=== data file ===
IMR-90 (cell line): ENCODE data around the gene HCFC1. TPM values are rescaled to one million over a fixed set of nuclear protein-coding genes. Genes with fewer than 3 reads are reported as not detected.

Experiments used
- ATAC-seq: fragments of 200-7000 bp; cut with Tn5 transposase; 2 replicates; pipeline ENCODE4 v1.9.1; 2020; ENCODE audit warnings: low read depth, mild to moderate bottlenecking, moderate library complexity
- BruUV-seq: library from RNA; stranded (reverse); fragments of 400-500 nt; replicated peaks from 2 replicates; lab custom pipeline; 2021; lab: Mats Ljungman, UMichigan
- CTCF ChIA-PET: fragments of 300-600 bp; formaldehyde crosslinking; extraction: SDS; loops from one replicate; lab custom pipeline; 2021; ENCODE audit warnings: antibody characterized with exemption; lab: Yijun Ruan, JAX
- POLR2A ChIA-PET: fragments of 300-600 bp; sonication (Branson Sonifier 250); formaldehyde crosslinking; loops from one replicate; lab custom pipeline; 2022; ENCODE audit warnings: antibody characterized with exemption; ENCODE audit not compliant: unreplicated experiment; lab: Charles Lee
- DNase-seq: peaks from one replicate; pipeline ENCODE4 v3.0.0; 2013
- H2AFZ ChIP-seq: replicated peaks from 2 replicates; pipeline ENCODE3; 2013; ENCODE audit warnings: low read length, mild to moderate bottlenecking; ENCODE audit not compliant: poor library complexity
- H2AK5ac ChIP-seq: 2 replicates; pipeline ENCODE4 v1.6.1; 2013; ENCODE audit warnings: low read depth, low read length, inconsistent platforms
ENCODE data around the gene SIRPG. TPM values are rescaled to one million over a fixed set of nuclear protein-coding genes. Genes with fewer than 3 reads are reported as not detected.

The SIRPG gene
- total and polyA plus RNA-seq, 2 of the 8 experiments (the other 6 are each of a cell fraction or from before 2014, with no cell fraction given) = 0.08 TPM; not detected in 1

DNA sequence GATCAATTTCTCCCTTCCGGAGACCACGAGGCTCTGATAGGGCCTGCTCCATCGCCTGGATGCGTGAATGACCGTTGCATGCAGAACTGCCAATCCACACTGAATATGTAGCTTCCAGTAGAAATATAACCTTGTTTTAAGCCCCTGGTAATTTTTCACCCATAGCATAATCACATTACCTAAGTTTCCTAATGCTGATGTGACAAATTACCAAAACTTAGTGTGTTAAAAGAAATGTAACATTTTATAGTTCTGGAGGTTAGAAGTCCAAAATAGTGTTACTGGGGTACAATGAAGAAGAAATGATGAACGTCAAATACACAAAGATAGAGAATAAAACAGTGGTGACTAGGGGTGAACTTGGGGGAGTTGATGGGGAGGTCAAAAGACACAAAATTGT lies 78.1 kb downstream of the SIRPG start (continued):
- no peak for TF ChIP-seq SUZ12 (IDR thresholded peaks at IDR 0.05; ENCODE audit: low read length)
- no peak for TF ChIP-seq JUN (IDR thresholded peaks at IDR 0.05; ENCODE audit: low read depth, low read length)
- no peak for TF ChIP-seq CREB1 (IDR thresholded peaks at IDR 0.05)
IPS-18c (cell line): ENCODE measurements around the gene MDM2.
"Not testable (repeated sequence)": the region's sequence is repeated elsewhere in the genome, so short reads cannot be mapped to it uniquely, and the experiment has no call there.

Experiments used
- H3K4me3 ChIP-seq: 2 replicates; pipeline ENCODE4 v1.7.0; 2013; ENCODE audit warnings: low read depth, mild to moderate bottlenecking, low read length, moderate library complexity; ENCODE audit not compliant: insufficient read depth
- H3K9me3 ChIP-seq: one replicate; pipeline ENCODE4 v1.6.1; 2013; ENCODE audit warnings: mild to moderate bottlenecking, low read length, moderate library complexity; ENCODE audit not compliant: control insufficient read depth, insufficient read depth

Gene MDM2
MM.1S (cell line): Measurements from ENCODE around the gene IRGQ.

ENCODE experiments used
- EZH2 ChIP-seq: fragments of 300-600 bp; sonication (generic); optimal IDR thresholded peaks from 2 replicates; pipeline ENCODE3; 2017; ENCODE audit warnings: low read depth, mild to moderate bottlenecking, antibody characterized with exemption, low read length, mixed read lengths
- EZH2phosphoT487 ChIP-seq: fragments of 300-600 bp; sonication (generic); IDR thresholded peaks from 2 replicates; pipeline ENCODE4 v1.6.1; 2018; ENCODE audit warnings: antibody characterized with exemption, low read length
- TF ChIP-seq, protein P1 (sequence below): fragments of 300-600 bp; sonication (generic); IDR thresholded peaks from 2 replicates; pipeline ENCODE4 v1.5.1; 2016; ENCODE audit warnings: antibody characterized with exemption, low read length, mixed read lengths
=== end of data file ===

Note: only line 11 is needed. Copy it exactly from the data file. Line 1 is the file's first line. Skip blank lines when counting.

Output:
The SIRPG gene